Pantry Cooking

Last month I had a request to share my go-to meals we make from the ingredients in our minimal pantry and today I’m sharing the best of the best with you! We do not use a recipe when we cook these meals as they are very simple and lend themselves to endless variation. I feel a great deal of satisfaction knowing I always have food on hand to cook up a satisfying meal at any time. With our well stocked but minimal pantry I’m prepared for the unexpected whether that is surprise guests or a snowstorm that keeps us home for days. Click here
to see my blog post about what is in our minimal pantry. Below are three meals that are in an endless rotation at our house.


Risotto is a delicious creamy rice full of umami thanks to the stock used to cook the grain and it makes a great vegetarian main course (if you use veggie stock). Traditionally Arborio rice is used, but we also love to replace it with barley for variety. We keep canned spinach on hand in case there is an emergency and we have no other vegetables available, but we add just about anything from the fridge or garden like: peas, green beans, mushrooms, broccoli, brussel sprouts or squash.

This recipe feeds two very hungry adults with some leftovers.

  • First get a 12″ cast iron pan heating on medium heat on the cooktop with 2 teaspoons of olive oil Next get 4 cups of stock in a pot with a cover warming on low.

  • Add a chopped onion to the pan and get it caramelizing, stir frequently. Once onions are caramelized (about 20 minutes) remove them from pan and set aside for later.

  • Return pan to cooktop and turn heat to high. Add a teaspoon of olive oil to the pan and then add 1 cup of rice (or barley). Stir the grain constantly for about 2 minutes. If using Arborio rice you will see a white dot form in the middle of the rice.
  • Add one cup of the warming stock. Stir constantly until stock is completely absorbed.
  • Turn cooktop down to medium and continue adding stock in 1/4 cup amounts allowing each 1/4 cup to totally absorb before adding more and stir frequently.
  • When you have 1/2 cup left of the stock add the vegetable (except squash which should be roasted separately), caramelized onions and the rest of the stock at once and gently stir until stock is absorbed.
  • Remove from heat and fold in 1/4 cup of Parmesan cheese. Season to taste and Serve!


Chili is a great meal as it is full of protein to fill an empty stomach. We cook up a batch and eat it for a few days. We may have chili baked potatoes the second night and a chili casserole with cornbread topping the third night to keep it interesting.

Dried black and kidney beans
  • First get your beans cooking. You can use any beans you like. We use black and kidney or red beans. Put in 2 cup of beans in 5 cups of water with a generous amount of salt in a covered pot. Over high heat bring the water to a boil and then reduce to a simmer for 30 minutes. If you are sensitive to beans you may want to drain and fill with new water and return to a simmer. continue to cook until done (depending on age of the beans it will take around 2 hours) Do not stop until the beans are fully cooked! top off water if needed.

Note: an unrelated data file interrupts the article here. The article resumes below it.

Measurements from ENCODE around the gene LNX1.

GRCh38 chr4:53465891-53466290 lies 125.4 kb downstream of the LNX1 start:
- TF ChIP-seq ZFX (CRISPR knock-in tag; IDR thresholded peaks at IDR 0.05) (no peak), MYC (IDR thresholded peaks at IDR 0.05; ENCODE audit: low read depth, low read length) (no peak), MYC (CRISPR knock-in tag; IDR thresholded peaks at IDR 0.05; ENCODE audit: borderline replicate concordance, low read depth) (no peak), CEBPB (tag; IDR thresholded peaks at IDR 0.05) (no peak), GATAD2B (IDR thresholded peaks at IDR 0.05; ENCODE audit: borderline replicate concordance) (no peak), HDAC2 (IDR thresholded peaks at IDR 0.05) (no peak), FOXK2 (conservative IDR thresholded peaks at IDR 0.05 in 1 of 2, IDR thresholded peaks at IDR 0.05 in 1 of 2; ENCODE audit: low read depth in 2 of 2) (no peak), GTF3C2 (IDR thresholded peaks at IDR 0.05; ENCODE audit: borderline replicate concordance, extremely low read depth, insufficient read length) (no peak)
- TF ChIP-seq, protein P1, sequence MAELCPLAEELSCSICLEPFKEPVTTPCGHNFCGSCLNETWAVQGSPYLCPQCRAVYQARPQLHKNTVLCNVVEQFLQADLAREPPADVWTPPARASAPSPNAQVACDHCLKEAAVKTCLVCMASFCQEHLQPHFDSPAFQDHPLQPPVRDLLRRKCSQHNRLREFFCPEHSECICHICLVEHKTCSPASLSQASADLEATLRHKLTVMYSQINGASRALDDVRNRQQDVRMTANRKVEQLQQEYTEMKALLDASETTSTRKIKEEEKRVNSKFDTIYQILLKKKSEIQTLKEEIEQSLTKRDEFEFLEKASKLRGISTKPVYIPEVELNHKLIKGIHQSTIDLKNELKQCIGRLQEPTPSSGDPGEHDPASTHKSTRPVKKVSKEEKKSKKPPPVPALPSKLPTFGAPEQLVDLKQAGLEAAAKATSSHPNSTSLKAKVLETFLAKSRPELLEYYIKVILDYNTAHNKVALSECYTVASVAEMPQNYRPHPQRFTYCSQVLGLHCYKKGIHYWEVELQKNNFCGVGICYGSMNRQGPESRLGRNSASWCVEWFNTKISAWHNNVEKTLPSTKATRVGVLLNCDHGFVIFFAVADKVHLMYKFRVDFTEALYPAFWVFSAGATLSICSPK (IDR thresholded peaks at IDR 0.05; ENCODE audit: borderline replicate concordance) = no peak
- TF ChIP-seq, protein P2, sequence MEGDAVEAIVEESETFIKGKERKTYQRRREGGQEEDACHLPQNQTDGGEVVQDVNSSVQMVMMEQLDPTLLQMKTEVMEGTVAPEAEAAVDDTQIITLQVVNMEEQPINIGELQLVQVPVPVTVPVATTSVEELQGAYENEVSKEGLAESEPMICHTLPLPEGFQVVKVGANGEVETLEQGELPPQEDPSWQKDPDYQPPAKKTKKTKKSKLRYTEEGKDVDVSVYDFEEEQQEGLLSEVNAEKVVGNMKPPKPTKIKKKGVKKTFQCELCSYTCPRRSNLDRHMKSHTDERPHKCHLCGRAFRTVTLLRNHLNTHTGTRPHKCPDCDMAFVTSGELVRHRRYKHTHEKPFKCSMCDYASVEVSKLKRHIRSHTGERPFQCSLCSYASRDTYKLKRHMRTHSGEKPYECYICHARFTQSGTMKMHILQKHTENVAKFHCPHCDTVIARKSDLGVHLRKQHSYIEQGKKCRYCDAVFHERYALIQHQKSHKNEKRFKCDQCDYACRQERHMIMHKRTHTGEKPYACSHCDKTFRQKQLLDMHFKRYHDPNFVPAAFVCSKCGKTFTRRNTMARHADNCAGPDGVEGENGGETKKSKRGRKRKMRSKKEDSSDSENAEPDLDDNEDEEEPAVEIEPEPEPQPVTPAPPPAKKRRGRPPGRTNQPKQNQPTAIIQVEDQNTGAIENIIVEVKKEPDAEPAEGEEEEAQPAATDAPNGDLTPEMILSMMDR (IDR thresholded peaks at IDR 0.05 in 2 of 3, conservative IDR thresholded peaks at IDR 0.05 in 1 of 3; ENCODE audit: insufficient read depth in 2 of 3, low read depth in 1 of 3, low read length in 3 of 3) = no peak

• In a large stock pot on high heat cook finely chopped 2 garlic cloves, 3 carrots and 1 large onion. Reduce heat to medium and cook carrots and onions for 15 minutes.
  • Add to the stock pot (with the garlic, carrots, and onions) the cooked beans and two 27 ounce can of whole tomatoes and one can tomato paste. Add 1 tablespoon of cumin, 1 tablespoon of chili powder (add more to taste), 1 tablespoon of honey and salt to taste
Pantry items for chili


I got the nickname Auntie Pasta after I took a cruise with my whole family and ate pasta every lunch and dinner for two weeks. I really love pasta….like L.O.V.E. So it is important I always have a pasta meal on hand for those cold nights when the pasta is just a necessity!

First get out a large pot. We do not use our cast iron when cooking with tomatoes so this is the rare time we reach for our stainless steel stock pot. Put potn on medium high heat with 1 tablespoon olive oil

Finely chop 1 onions, 2 carrots, 3 cloves of garlic (adjust to your level of love for the garlic) and VERY finely chop 1/8 cup of dried mushrooms. Add all of this to your pot with hot oil. Stir regularly for about 15 minutes until vegetables have softened.

Add (2) 28 ounce cans of whole tomatoes (break up the tomatoes with your hands as you add to the pot) and 1 can of tomatoes paste.

Add salt and pepper to taste, 1 teaspoon of dried Italian herbs and 1 tablespoon of sugar (we use honey but I admit white sugar tastes better) and if you like you can add a pinch of red pepper flakes.

Add to cooked pasta or spaghetti squash and sprinkle with parmesan cheese.

Spaghetti Squash growing in the 2018 garden

All of these meals are made even better if you can add some vegetables or meat, but they are pretty tasty on their own. Even if these meals do not fit your family’s taste buds take some time to find a couple that you all love, but has very few ingredients that can be kept in the pantry. You will always know you have on hand what you need to make a satisfying meal. For me that means a bit of peace of mind!

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